CANBERRA (AP) — Australian authorities hold grave fears for 67 asylum seekers reported missing after they said they were leaving Indonesia in a rickety boat bound for Australia more than a month ago, an official said Tuesday.
The news comes as Australia's government debates a tough new bill aimed at deterring the flood of asylum seekers making the perilous sea journey.
Australian Customs and Border Protection Service were alerted over the weekend that the 67 had not been heard from since they told relatives that they would embark on the 400 kilometer (250 mile) voyage to the Australian Indian Ocean territory of Christmas Island in late June or early July, Home Affairs Minister Jason Clare said.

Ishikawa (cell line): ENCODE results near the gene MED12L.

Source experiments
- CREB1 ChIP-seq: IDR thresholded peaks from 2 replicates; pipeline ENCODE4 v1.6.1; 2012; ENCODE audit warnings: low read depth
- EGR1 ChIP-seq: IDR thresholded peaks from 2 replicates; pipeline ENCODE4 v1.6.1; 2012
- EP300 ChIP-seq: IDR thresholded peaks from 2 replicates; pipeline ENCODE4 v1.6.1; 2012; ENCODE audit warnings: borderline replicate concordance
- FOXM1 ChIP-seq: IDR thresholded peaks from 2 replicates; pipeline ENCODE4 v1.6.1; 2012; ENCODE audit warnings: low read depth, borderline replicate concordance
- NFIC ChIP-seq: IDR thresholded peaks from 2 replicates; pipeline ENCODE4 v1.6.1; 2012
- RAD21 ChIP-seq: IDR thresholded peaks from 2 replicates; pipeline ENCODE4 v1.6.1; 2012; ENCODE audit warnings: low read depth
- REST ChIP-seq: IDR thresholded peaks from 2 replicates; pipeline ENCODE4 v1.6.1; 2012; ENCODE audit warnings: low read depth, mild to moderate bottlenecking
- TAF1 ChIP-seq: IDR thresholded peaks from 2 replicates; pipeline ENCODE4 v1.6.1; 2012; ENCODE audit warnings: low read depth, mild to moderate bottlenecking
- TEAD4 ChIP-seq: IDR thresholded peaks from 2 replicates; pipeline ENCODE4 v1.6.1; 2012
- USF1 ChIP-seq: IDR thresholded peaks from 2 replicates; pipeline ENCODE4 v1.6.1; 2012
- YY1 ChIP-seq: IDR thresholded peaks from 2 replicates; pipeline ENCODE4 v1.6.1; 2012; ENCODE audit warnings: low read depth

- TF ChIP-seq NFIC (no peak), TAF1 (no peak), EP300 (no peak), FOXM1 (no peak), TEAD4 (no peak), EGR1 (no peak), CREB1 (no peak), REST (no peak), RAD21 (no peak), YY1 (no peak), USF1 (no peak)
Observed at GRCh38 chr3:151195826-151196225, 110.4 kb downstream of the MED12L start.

Customs had since checked a list of names of the missing against the hundreds of asylum seekers who had reached the island aboard overcrowded fishing boats in recent weeks, he said.
"There is no evidence that those people have arrived in Australia," Clare told reporters. "So we now have very grave fears for the safety of those people."
Earlier in June, more than 90 asylum seekers are believed to have drowned when two people smuggling boats capsized in the space of a week while attempting the same journey in rough seas. Another 240 were rescued and taken to a detention center on Christmas Island.